Obama, the Passive-Aggressive President

by Steven F. Hayward

Like everyone else who has commented, I too have been watching with mounting amazement at how weakly Obama is starting out of the gate.  It was not that hard to imagine that a Congress with public-approval ratings in the single digits would set out so assiduously to drive its ratings asymptotically to zero, the Democrats having long ago become, for a long list of profound reasons, predominantly a congressional rather than executive party, which is why both Carter and Clinton came to grief on Capitol Hill.  But I didn’t think Obama would botch it so badly as to put his near 70-percent approval rating in peril so quickly.

What’s wrong with this picture, and why, seemingly, can’t David Axelrod see it?  No wonder Republicans suddenly have a spring in their step and a zip in their speech.

Sorry always to bring things back to my (our) hero, Ronaldus Maximus, but the Gipper didn’t make the mistake of thinking a landslide election win meant he could declare “I won.”  To the contrary, a report of the Initial Actions Project–the detailed blueprint for Reagan’s first year in office–says this: “The election was not a bestowal of political power, but a stewardship opportunity for us to reconsider and restructure the political agenda for the next two decades.  The public has sanctioned the search for a new public philosophy to govern America.”  In other words, “we’re going to need to argue for our program.”  This was a practical necessity, since Democrats still controlled the House.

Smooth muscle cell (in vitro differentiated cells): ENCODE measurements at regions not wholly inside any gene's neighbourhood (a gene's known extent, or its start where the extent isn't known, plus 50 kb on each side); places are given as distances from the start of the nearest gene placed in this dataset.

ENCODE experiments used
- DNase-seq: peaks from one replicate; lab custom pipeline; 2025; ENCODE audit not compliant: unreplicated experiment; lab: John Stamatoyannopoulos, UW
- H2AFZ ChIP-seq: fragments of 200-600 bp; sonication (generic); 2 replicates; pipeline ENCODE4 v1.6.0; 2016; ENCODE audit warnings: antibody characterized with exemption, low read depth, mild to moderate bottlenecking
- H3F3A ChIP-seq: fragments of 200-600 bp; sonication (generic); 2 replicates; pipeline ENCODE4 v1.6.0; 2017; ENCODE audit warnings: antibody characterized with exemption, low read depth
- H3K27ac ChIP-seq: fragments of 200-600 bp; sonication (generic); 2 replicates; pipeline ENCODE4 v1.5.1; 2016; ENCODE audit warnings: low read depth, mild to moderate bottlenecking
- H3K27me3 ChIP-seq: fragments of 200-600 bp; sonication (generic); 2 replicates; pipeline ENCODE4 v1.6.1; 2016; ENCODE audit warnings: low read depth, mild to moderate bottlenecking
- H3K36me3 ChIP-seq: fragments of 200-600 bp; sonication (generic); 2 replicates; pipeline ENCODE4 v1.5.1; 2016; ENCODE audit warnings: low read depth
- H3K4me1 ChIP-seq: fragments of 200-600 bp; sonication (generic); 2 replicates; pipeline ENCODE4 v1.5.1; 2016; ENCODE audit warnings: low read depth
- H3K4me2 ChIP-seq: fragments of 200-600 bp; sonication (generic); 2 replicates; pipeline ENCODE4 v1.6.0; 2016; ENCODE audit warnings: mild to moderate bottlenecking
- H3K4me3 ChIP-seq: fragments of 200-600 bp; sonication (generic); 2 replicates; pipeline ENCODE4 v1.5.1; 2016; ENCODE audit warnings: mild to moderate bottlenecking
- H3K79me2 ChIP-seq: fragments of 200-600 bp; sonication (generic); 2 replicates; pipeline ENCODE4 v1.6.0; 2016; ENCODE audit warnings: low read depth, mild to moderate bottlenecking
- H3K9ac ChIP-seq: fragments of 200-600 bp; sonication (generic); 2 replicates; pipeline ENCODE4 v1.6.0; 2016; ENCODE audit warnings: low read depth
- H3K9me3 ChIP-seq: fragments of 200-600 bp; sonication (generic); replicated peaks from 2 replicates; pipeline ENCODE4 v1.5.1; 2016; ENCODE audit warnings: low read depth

There is one other passage from that strategy memo that the Obamanauts could read with profit, reflecting on the mistakes of Jimmy Carter–mistakes that Obama seems to be following:

When Jimmy Carter assumed the presidency he tried to move on many fronts simultaneously—energy, welfare reform, government reorganization, a tax stimulus package, tax reform. . .   He had so many priorities that he had no priorities.  After a frantic week in announcing his energy program, a struggle he called the ‘moral equivalent of war,’ he seemingly lost interest in the issue.  He laid it all out and expected the country and Congress to respond.  He failed to realize that leadership means more than ‘laying it all out;’ it also means keeping at it.